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From the campaign trail
November 6th, 2012
01:05 PM ET

OPINION: If it's close, watch out

By Julian Zelizer, CNN Contributor

Editor's note: Julian Zelizer is a professor of history and public affairs at Princeton University. He is the author of "Jimmy Carter" and of the new book "Governing America."

(CNN) - Election night could be a long one. Many of the polls continue to show a tight race with the candidates remaining in a dead heat in the swing states. Whoever wins the election, it might not be by much.

Close elections have produced challenges for the victor once he starts his term in the White House. If voters don't provide a clear mandate, presidents often find that they have added challenges when dealing with Congress, as legislators have far less fear about the commander in chief.

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Filed under: CNN Opinion • Politics • Voices
OPINION: Do facts matter?
Vice President Joe Biden said "facts matter" in his debate with Paul Ryan, but does that turn out to be true in politics?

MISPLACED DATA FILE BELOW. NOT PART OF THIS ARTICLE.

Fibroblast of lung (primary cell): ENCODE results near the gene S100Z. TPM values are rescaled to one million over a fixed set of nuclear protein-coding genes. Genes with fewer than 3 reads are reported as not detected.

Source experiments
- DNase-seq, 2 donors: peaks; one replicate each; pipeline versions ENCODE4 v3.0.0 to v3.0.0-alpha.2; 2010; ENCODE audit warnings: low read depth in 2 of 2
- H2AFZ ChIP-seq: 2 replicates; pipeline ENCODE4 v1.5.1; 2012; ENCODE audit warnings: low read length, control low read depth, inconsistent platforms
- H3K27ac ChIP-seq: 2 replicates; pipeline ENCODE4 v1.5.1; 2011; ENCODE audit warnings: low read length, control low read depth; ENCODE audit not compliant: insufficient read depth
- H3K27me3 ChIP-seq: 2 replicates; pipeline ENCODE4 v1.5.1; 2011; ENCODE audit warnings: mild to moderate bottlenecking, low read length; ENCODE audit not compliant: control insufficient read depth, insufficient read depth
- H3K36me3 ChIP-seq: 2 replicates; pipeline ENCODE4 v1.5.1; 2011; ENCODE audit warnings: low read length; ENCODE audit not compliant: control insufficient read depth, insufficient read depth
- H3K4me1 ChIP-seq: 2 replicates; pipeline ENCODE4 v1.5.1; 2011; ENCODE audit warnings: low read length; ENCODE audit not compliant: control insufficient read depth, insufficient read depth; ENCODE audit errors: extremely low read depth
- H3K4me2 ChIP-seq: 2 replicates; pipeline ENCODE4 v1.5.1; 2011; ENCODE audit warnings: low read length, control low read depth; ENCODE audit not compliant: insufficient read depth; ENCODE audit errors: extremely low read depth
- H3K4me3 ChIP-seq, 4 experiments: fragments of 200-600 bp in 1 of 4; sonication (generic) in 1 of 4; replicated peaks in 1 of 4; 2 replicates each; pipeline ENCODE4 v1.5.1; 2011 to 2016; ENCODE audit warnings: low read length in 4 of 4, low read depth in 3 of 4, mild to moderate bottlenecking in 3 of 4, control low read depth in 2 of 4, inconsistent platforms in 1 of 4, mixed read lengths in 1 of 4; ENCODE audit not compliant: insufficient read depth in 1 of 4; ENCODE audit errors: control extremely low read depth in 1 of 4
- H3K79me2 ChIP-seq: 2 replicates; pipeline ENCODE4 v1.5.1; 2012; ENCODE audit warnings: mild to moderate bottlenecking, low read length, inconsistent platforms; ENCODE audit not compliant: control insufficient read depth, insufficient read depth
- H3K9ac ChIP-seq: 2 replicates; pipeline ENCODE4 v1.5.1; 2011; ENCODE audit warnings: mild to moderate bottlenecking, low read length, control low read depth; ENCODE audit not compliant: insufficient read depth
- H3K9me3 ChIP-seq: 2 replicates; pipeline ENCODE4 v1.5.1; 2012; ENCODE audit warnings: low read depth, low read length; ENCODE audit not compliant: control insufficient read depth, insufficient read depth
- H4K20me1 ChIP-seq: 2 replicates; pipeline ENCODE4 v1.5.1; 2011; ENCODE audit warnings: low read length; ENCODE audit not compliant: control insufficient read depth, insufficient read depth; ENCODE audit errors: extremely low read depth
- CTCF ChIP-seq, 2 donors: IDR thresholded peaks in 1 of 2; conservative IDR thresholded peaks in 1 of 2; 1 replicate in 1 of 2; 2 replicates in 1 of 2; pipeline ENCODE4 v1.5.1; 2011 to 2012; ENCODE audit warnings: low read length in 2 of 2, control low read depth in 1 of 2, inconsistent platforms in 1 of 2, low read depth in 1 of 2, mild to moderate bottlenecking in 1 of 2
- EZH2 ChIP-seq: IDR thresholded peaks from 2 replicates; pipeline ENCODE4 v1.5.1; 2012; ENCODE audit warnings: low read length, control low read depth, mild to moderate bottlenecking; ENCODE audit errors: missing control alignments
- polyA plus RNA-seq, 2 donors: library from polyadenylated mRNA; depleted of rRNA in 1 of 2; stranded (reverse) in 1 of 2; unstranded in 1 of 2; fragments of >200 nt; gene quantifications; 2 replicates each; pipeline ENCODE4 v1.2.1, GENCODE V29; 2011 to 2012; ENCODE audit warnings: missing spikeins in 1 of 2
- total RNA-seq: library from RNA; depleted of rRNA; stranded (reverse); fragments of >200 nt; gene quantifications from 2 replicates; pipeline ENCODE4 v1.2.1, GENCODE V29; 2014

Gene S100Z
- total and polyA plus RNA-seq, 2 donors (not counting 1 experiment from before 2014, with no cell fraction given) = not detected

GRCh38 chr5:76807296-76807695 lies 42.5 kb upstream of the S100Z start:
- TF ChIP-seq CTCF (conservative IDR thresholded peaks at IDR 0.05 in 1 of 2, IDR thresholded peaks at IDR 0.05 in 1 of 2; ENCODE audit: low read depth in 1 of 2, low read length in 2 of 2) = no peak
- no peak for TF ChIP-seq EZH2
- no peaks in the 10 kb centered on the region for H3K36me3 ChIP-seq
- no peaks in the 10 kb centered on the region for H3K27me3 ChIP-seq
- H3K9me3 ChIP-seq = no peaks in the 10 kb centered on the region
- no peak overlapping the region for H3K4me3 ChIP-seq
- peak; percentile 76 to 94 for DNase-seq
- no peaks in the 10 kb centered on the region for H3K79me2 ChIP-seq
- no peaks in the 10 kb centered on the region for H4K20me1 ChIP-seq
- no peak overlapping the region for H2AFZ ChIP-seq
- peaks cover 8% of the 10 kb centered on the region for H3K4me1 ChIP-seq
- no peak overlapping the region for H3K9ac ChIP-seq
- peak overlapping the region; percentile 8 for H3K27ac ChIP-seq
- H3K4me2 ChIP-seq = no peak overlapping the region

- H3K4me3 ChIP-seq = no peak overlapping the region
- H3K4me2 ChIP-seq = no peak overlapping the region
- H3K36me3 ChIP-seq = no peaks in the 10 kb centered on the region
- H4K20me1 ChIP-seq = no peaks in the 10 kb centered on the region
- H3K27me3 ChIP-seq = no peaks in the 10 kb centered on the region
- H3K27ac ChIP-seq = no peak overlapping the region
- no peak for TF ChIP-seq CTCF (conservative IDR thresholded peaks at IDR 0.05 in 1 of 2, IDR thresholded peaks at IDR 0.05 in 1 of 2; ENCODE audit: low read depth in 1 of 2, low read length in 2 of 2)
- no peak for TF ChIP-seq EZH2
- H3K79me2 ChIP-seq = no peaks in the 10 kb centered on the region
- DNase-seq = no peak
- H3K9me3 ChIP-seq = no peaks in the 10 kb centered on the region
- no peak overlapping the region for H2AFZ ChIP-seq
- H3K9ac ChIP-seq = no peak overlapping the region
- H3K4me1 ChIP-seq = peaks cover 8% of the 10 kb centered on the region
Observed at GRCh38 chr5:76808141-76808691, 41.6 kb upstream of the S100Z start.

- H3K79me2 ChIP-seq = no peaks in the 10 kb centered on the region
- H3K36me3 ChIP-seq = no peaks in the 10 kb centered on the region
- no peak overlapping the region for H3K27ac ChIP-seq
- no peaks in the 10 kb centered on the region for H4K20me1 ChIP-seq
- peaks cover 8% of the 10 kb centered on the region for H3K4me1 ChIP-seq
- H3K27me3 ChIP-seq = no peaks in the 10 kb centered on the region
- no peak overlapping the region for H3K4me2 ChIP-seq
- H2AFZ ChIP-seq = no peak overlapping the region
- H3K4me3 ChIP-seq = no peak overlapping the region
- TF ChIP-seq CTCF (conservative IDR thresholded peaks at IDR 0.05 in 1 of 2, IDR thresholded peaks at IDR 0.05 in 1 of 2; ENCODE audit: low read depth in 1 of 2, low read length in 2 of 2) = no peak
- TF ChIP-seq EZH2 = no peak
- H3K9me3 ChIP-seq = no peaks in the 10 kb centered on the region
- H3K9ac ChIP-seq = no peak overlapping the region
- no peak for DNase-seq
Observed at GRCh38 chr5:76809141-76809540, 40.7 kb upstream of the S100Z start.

October 16th, 2012
04:00 PM ET

OPINION: Do facts matter?

Editor's note: Julian Zelizer is a professor of history and public affairs at Princeton University. He is the author of "Jimmy Carter" and of the new book "Governing America." Join him for a live chat on Twitter from noon to 12:30 p.m. ET on Tuesday @CNNOpinion about whether facts still matter in politics today.

Princeton, New Jersey (CNN) - The fact-checkers have been out in force for months.

With the presidential and vice presidential debates fully under way, and both parties claiming that their opponents are liars, websites and news shows are inundated with experts and reporters who inform voters about whether candidates are making claims that have little basis in fact.

Like the card game "B.S," in which players call fellow players when they lie about what card has been put into the collective pile, the fact-checkers shout out to Americans when they find that politicians are injecting falsehood into the news cycle.

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OPINION: Three hurdles for Obama, Romney
September 17th, 2012
03:25 PM ET

OPINION: Three hurdles for Obama, Romney

Editor's note: Julian Zelizer is a professor of history and public affairs at Princeton University. He is the author of "Jimmy Carter" and of the new book "Governing America."

(CNN) – Now that the conventions are over, CNN Contributor Julian Zelizer says the final phase of campaign begins. Given how close this race is, and the handful of states that will determine the outcome, each of these three challenges has the capacity to produce a significant swing in November:

1. The advertising wars:

[0:33] "Whether voters like it or not, the truth is that much of the fall revolves around character assassination on television and the radio, and now the Internet."

2. The presidential debates:

[1:30] "It will be a high visibility moment when both candidates can shine or stumble as a result of their physical actions and rhetorical skills."